Sunday, 30 November 2008


This guy "Spartacus II" apparently has an entire blog dedicated to mocking BDSMers.

Er, okay... whatever tickles your pickle, guy?

BREAKING NEWS: Tops Are Horribly Violent People. Film at 11.

....all I've got to say to this one:

There’s much I could say at this point, but I’m sure nobody wants to read through 10+ paragraphs of pure bile. I’ll just stick with saying that anyone interested in being a BDSM dom probably fits the same personality type as those who staffed the camps at Belsen and Auschwitz. Torture is torture by any name.

is that as I understand it, assuming that there was such a personality type is wildly misunderstanding what actually happens when societies justify evil through systematic campaigns of dehumanization.

Saturday, 29 November 2008


I'm about to head to bed, but random websurfing led me to this little study of SM, and I thought you all might like to read it.

It's nothing new to most of us I wouldn't think, but it's a fun brain snack. :)

And I'd love to see if Nine Deuce's promised posts in her anti-SM series include things like it.

I wouldn't have such faith in most who style themselves radical feminists, but although I find Nine's snarky manner eyeroll-inducing, she seems to have a far better eye for nuance than many of them.


I'm too tired to say much about this, but (as I said over there):

On tons of anti-SM websites, posts, and blogs, I run into this idea that SM is about "role-playing," that people who are into SM really get into acting out corny roles.

Honestly, as an eight-year veteran of the Scene, I find this rather odd, and I wonder where it comes from. I tend to see a lot more of people just straightforwardly doing stuff than I see setting up elaborate role-playing.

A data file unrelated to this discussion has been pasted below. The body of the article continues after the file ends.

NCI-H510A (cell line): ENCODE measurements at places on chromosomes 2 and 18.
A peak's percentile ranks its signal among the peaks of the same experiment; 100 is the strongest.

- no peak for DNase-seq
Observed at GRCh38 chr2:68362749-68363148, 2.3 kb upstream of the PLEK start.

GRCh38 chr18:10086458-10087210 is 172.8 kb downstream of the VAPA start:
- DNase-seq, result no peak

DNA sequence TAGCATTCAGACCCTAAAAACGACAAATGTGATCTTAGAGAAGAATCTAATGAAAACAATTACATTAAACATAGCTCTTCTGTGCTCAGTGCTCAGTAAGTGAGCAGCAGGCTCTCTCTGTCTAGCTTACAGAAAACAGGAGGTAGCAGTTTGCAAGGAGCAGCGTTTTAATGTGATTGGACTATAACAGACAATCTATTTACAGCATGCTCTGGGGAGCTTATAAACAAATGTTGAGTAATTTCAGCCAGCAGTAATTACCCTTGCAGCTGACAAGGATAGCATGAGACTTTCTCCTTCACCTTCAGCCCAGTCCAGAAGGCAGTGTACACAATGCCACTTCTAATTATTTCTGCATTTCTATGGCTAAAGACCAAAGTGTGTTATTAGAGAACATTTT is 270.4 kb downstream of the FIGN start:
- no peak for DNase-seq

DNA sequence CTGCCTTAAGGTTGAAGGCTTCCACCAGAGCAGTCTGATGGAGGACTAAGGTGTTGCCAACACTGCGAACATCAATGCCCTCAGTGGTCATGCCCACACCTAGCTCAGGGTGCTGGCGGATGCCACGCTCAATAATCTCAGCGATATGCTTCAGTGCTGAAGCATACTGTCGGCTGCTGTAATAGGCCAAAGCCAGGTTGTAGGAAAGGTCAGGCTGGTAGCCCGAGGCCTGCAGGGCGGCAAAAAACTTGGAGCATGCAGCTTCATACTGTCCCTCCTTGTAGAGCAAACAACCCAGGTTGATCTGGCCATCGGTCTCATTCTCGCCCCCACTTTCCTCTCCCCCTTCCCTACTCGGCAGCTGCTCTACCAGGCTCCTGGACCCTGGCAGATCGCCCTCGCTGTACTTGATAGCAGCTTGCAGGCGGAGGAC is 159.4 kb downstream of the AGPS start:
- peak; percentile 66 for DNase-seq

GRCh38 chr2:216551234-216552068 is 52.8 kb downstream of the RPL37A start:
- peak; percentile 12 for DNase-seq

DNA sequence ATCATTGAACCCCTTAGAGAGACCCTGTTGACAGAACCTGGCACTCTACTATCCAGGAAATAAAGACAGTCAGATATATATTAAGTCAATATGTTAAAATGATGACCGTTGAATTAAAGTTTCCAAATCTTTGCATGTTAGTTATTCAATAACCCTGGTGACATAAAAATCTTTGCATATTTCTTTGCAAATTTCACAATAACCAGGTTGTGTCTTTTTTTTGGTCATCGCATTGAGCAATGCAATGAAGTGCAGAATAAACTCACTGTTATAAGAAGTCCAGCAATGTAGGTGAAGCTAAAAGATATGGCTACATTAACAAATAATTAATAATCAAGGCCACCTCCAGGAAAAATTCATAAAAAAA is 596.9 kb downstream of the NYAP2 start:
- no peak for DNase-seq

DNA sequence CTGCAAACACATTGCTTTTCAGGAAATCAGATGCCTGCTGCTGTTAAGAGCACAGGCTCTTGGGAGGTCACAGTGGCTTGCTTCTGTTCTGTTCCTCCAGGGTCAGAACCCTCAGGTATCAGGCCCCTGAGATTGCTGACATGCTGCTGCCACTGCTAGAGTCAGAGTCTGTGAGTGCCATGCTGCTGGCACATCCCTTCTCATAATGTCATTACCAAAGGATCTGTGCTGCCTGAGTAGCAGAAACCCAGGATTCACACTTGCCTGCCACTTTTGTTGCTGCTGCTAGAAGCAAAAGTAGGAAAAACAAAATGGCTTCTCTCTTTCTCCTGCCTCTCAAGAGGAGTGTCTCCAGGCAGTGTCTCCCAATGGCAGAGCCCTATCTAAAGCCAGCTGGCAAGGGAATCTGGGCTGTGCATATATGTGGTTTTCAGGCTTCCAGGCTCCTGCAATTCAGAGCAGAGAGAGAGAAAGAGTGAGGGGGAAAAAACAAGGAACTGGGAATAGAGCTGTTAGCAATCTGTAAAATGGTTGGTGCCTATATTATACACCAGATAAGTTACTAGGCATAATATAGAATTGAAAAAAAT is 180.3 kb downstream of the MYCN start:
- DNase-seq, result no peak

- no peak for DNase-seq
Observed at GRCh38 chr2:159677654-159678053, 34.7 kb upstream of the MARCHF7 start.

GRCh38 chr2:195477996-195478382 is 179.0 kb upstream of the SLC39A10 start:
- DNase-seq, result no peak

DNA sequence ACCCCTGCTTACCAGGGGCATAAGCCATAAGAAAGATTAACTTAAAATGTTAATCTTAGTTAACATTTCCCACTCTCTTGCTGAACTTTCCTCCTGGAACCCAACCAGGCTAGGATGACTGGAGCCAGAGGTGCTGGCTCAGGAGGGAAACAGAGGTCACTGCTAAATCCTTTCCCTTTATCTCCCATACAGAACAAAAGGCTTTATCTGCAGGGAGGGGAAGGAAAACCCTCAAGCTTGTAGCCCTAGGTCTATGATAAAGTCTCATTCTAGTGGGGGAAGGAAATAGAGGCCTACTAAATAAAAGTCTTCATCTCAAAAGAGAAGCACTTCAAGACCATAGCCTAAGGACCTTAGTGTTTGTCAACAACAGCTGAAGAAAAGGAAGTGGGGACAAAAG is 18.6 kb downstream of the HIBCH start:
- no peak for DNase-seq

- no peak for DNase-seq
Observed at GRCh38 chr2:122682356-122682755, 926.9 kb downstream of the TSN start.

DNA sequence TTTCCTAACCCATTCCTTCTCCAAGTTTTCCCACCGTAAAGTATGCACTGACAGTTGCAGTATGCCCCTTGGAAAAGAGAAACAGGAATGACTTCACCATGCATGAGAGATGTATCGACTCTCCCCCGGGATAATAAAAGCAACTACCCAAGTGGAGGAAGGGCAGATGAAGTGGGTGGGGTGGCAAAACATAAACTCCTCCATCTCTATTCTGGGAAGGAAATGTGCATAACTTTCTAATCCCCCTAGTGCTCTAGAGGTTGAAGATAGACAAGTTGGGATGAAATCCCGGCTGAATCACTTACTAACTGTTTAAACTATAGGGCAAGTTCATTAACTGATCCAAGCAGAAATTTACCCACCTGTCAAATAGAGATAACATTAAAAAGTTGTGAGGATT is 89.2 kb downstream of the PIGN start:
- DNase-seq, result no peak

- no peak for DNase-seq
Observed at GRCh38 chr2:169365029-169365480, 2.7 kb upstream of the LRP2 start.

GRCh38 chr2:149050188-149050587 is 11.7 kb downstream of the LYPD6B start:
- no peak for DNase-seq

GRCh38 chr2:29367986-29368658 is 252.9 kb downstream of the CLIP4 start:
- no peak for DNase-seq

So, uh... where's this idea that we're all "role-playing" come from exactly? It doesn't seem to me to quite square with reality, tbh.

Really, "the sexual equivalent of Renaissance faires?" Where on earth am I supposed to get that kind of free time?

ETA: Also, didn't we do this already back in '06?

Friday, 28 November 2008

Personal Stories

I originally posted this over at my LiveJournal, as an answer to AngryScientist's "what motivates sadists?" over here. He doesn't seem to have been impressed with my story, but I thought some of you might be interested in it, especially as it does talk about gender norms and how they've affected me. Anyone else care to share?

My Story, Version Eleventysixish

As far as my own perspective, exactly what made pain-for-pleasure sexually exciting to me, I don't know, although I was attracted to stories with dominance and submission as themes (usually female over male, but sometimes the reverse. I'd probably have enjoyed stories about same-gender setups too, but these were rarer for me to find when I was a kid) since I was a very young child. I know that some feminist theories suggest that this is not necessarily a matter of personal nature, as patriarchy gets to us from early ages, but I honestly doubt that it is fully a product of nurture in my own case. (This does not mean, as some assume, that I take it to be fully ingrained/biological. It only means I question the idea that social construction is ALL of the story.)